Finite element method analysis of fibremetal laminates considering different approaches to material model
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Abstract
In this work, different approaches to fibremetal laminates modelling are presented. Micromechanical, mesomechanical and macromechanical models are discussed. The application of these approaches for exemplary fibremetal laminate made of aluminium and epoxy resin/glass fibre layers are shown. The classical laminate theory was used to obtain engineering constants for the macroscopic solid model and Puck criterion to obtain material data about epoxy resin/glass fibre layer. Various simulations using different simulation techniques were carried out in Simulia ABAQUS environment and results were compared with experimental data found in the literature. In conclusions, described approaches from the viewpoint of numerical simulation and experiment were evaluate. Research proves that mesoscopic (with distinguished layers of material) approach along with solid model gives the best results.
Keywords
Fibremetal laminates FML FEM Composites Laminates1 Introduction
Fibremetal laminates (labelled often as FML) are a relatively new group of materials. FMLs are structural composites that have the form of a laminate. The key characteristic of this material is the fact that this is composed of both metal and composite layers, which is the reason why they are often called hybrid composites. In present aluminium and ordinary composites materials (i.e. matrix reinforced with fibres) can be used in constructions instead of steels for cost and weight reduction purposes. However, the use of these materials also has some disadvantages such as poor fatigue strength in aluminium, low impact strength, and low residual strength. To minimize these disadvantages, it was proposed to use both materials at the same time. Researchers from Delft University of Technology showed that the rate of crack growth is lower in the material formed by bonded layers than in a homogeneous material [1].
Fibremetal laminates as relatively new materials are not yet widely used in all branches of industry. The main obstacle is the high price and technical difficulties in processing, which is the reason why they are currently only used on a larger scale in the aviation industry. In the Airbus A380 version, 800 large sections of the plating are made of a fibremetal laminate called Glare [1] [2]. Other FML material called ARALL was used in Boeing C17 Cargo and Fokker 27 constructions [1] [3].
Initially, research in aircraft industry was conducted i.e. [4]. In the last few years, an increasing number of research projects in the area of fibremetal laminates can be observed. Papers are focused on various issues i.e. delamination process [5], lowvelocity impact behaviour [6] or fatigue [7].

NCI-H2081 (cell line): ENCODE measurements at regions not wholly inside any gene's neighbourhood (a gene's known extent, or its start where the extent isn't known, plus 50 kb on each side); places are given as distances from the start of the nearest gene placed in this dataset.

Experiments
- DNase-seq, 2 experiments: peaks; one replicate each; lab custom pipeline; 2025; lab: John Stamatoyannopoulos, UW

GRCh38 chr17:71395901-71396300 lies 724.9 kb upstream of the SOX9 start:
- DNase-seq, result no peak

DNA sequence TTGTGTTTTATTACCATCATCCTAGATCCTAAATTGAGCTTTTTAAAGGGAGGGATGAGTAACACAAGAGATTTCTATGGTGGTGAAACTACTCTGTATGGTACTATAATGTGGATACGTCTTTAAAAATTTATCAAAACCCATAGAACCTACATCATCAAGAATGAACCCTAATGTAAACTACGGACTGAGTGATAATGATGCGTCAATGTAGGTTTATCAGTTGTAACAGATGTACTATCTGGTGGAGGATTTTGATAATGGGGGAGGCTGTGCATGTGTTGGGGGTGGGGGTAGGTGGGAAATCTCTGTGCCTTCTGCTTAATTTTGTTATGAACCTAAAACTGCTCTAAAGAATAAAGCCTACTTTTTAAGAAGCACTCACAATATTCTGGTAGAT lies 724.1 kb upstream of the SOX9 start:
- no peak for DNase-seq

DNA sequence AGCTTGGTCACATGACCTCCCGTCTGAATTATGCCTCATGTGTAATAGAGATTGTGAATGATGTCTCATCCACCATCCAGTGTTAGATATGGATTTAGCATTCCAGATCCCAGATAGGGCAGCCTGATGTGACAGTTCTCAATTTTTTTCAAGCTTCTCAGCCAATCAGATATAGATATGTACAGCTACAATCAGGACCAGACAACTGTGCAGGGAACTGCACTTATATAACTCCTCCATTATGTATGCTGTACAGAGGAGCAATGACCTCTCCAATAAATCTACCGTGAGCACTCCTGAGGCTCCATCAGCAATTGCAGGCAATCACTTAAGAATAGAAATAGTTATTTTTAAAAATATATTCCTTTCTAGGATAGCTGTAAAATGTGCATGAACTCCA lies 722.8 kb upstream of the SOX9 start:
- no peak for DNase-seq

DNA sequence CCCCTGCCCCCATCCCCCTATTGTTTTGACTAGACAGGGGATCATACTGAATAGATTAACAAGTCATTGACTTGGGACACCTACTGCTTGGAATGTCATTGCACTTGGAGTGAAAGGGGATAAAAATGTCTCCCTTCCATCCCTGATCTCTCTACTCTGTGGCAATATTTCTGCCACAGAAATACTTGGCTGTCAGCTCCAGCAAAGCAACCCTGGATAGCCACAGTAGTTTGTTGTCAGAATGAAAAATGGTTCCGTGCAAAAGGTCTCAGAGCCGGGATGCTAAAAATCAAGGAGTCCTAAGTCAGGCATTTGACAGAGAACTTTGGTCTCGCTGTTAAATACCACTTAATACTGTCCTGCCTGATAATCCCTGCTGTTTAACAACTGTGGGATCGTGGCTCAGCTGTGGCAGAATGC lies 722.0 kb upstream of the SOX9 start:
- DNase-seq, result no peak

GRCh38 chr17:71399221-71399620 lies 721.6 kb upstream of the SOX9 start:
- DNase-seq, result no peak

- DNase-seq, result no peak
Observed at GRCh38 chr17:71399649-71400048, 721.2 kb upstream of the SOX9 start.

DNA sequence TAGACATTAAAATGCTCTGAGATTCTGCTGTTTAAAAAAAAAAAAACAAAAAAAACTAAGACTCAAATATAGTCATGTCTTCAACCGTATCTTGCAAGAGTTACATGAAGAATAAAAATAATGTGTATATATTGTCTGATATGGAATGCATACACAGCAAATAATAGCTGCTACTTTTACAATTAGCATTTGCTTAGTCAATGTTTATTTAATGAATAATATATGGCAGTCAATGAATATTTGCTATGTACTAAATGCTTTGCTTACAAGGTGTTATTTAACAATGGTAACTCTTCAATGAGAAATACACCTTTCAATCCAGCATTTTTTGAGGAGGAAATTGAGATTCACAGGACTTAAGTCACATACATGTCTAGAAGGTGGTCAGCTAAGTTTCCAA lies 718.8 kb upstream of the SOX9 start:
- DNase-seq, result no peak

2 Approaches to modelling fibremetal laminates in simulation using the finite element method

Micromechanical—in this approach individual materials are differentiated in the model including fibres and matrix. This is the most complex approach of all described. Potentially, it is the most realistic as well, but it requires partitioning model into a lot of very small parts. This can be unfavourable so it is usually better to consider the next two approaches.

Mesomechanical—in this approach a laminate was considered as a system of independent layers with specific mechanical properties. Similar to the previous approach there is some simplification in skipping the issue of layers boundary. But in fact, we don’t consider it until delamination process occurs, so within the scope of the application, it is not a critical problem. The criteria of decohesion is another important issue in describing fibremetal laminates and will be the subject of future works.

Macromechanical—in this approach it was described the laminate as a homogeneous body with anisotropic mechanical properties. This approach can be described as a generalization. A very simple model of material is generated—whole fibremetal laminate is described using a few engineering constants.
The mesomechanical model can be realised in ABAQUS in various ways. For thin objects, it is possible to use the shell model. In such a model structure of laminate is represented by Composite Layup. In this layup, there are defined all layers and their parameters such as orientation, thickness, material data, and relative location. Another possibility is to use a solid model. Using partitioning tool separated layers were extracted and all material data was defined for each of these layers separately. Regardless of the model choice, it is crucial to define local material orientation.
3 Classical laminate theory